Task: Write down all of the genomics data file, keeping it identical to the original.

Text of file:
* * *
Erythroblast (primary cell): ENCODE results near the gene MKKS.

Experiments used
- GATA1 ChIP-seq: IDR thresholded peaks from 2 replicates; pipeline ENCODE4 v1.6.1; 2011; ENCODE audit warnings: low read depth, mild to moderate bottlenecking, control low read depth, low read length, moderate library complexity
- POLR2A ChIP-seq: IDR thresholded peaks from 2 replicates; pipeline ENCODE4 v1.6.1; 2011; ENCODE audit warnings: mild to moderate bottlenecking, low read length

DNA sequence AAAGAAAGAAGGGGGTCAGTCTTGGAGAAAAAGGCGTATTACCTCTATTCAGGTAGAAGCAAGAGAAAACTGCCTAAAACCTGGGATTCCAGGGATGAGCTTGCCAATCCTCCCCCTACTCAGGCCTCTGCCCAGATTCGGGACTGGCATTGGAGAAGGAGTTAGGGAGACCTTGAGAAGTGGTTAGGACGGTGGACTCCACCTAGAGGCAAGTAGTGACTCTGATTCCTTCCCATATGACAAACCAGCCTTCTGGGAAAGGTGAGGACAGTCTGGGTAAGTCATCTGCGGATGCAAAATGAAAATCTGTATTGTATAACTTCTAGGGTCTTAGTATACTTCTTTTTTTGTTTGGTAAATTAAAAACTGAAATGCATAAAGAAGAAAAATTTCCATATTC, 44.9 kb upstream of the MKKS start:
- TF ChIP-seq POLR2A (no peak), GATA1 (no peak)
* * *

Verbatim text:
Erythroblast (primary cell): ENCODE results near the gene MKKS.

Experiments used
- GATA1 ChIP-seq: IDR thresholded peaks from 2 replicates; pipeline ENCODE4 v1.6.1; 2011; ENCODE audit warnings: low read depth, mild to moderate bottlenecking, control low read depth, low read length, moderate library complexity
- POLR2A ChIP-seq: IDR thresholded peaks from 2 replicates; pipeline ENCODE4 v1.6.1; 2011; ENCODE audit warnings: mild to moderate bottlenecking, low read length

DNA sequence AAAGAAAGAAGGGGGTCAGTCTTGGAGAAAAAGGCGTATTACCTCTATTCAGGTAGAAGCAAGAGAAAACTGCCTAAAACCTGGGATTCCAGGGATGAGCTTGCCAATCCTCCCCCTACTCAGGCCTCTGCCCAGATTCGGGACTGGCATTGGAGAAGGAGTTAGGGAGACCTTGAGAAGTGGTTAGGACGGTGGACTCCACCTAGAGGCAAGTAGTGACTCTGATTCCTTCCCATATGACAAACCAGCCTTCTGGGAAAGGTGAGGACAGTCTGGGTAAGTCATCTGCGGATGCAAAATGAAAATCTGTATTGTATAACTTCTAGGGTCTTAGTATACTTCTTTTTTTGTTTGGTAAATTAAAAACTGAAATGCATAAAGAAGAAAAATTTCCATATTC, 44.9 kb upstream of the MKKS start:
- TF ChIP-seq POLR2A (no peak), GATA1 (no peak)